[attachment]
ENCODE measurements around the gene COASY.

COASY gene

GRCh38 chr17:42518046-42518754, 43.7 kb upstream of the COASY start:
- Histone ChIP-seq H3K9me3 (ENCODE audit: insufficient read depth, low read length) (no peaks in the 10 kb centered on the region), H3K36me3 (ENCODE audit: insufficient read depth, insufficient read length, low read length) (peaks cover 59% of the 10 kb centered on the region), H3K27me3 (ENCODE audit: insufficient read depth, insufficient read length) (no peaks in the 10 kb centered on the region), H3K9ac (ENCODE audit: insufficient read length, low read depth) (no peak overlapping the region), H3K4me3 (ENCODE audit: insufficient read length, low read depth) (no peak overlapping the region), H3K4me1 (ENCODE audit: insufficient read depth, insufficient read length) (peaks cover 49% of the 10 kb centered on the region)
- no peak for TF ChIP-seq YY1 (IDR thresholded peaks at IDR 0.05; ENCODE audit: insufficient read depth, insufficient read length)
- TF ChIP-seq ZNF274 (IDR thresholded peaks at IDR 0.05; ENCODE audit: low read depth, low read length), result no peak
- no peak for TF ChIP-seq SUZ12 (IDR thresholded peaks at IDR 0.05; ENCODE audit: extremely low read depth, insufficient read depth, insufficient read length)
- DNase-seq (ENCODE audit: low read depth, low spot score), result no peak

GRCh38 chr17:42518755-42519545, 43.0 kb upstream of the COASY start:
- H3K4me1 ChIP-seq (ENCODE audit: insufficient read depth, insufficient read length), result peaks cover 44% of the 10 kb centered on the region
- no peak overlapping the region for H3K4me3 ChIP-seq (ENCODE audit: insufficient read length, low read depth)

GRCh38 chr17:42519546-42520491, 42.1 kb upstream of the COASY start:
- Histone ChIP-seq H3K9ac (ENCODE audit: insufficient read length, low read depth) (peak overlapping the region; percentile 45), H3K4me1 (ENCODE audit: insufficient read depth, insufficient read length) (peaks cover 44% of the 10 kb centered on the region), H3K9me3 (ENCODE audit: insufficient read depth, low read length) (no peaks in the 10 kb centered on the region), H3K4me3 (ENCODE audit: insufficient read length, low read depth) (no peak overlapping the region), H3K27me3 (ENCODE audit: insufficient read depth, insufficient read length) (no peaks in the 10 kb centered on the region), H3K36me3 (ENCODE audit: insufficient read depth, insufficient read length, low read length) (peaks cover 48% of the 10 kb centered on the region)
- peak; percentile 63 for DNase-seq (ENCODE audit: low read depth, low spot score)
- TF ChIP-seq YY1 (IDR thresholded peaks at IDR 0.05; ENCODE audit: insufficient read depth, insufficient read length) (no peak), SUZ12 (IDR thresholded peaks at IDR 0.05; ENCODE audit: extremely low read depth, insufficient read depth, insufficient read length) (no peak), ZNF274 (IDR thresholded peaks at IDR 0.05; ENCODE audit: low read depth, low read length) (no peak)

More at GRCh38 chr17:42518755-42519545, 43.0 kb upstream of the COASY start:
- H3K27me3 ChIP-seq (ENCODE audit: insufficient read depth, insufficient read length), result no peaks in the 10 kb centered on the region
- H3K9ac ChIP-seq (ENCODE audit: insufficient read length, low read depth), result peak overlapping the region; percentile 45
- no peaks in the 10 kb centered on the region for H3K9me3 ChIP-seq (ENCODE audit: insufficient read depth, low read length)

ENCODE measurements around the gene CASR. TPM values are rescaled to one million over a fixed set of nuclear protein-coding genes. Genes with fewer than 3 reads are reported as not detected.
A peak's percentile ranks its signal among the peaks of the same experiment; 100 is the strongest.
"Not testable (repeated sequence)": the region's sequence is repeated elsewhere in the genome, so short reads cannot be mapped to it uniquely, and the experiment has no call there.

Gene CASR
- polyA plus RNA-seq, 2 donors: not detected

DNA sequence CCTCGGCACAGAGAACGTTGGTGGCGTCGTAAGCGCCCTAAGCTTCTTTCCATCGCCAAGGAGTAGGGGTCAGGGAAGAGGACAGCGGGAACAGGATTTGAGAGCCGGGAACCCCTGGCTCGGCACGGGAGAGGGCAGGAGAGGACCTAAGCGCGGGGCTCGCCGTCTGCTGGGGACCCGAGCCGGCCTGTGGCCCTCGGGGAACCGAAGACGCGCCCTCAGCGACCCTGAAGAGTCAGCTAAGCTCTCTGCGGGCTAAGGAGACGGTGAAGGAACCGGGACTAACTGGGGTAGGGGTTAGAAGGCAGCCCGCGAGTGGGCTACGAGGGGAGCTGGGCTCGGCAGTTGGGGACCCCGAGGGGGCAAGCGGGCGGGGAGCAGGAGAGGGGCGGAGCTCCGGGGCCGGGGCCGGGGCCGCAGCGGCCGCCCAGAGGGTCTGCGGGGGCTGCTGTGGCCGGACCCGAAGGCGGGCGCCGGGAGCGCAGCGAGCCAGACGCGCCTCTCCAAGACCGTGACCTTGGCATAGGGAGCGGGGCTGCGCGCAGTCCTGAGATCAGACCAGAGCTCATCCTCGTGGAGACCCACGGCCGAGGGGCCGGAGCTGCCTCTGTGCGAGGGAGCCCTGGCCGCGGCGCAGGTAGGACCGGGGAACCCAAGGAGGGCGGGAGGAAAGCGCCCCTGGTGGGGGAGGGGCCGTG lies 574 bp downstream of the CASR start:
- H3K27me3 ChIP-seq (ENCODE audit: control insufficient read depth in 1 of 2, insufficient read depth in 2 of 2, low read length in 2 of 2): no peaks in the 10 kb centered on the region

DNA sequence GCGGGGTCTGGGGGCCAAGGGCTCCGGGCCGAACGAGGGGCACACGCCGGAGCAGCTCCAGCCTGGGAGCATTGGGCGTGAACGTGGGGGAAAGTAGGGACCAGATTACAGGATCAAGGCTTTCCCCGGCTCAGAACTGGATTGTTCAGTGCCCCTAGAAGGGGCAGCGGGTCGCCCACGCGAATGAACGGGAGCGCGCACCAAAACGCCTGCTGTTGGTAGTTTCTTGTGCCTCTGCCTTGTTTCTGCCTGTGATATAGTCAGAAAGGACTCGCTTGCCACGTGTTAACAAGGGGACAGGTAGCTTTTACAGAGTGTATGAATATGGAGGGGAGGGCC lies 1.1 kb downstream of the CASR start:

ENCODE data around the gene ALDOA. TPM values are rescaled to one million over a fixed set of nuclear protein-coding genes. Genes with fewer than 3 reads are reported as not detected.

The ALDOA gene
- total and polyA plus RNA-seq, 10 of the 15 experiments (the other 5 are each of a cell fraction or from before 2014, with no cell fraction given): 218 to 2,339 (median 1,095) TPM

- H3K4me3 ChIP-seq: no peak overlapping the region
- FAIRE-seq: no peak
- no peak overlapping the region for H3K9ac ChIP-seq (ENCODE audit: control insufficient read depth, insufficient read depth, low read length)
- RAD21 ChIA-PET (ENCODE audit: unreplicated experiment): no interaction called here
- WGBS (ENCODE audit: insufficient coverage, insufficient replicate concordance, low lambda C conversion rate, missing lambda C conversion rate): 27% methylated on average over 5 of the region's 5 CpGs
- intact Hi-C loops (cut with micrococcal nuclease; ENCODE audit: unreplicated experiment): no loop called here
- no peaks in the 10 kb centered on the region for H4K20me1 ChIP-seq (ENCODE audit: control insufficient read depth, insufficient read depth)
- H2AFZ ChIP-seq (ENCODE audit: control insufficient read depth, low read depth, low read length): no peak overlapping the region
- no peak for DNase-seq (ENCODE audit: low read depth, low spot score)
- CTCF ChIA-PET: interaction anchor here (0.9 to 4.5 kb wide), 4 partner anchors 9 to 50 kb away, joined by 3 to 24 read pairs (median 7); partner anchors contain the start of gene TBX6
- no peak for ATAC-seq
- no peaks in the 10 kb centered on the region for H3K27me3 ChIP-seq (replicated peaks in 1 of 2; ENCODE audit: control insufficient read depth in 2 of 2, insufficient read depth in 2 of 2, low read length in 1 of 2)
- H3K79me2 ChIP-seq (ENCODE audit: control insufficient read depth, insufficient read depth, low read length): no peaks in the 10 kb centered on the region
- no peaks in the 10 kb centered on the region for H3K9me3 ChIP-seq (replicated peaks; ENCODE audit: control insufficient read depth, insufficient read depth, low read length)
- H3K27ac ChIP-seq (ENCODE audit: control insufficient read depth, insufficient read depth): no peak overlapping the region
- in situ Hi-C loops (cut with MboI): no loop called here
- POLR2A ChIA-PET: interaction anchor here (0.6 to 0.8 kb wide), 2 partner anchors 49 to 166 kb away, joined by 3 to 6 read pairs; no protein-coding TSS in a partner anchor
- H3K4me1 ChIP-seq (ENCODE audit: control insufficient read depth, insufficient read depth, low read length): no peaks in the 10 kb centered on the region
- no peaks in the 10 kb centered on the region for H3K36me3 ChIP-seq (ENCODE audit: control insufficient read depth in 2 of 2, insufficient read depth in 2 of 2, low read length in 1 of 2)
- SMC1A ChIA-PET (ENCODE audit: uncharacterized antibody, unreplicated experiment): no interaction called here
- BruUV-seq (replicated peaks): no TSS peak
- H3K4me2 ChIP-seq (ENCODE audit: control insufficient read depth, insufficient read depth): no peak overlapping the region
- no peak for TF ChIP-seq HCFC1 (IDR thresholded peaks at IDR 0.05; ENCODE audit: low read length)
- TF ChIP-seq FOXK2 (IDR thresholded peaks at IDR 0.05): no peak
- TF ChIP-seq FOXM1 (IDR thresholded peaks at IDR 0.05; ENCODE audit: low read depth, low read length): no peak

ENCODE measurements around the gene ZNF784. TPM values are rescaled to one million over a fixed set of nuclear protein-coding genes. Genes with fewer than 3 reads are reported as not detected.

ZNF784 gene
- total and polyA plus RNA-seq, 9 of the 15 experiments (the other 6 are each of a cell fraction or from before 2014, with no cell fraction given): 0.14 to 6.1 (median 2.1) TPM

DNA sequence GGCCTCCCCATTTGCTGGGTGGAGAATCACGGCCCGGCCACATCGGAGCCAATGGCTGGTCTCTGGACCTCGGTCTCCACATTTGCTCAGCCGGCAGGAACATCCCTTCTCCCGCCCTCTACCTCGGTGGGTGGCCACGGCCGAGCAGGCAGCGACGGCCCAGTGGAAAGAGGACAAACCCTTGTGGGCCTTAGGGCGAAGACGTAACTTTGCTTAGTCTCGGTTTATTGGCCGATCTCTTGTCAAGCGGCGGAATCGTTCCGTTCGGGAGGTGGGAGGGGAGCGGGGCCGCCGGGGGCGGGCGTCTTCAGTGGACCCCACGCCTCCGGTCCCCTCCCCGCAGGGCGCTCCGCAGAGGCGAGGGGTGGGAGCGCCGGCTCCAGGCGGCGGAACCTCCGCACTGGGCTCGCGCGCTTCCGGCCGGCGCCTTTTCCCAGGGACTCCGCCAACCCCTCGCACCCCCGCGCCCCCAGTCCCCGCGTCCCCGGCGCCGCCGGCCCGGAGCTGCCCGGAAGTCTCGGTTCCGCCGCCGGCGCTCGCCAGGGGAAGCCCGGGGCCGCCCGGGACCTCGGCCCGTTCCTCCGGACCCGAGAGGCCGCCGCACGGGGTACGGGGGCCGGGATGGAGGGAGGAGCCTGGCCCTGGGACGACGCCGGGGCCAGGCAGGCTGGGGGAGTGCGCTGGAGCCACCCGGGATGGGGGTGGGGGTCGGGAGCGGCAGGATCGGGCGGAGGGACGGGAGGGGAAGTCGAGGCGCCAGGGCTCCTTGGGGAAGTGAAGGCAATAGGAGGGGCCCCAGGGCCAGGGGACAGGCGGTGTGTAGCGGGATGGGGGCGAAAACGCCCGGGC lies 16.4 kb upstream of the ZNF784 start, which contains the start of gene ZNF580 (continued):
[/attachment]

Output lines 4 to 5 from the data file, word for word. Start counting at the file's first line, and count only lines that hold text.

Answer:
- Histone ChIP-seq H3K9me3 (ENCODE audit: insufficient read depth, low read length) (no peaks in the 10 kb centered on the region), H3K36me3 (ENCODE audit: insufficient read depth, insufficient read length, low read length) (peaks cover 59% of the 10 kb centered on the region), H3K27me3 (ENCODE audit: insufficient read depth, insufficient read length) (no peaks in the 10 kb centered on the region), H3K9ac (ENCODE audit: insufficient read length, low read depth) (no peak overlapping the region), H3K4me3 (ENCODE audit: insufficient read length, low read depth) (no peak overlapping the region), H3K4me1 (ENCODE audit: insufficient read depth, insufficient read length) (peaks cover 49% of the 10 kb centered on the region)
- no peak for TF ChIP-seq YY1 (IDR thresholded peaks at IDR 0.05; ENCODE audit: insufficient read depth, insufficient read length)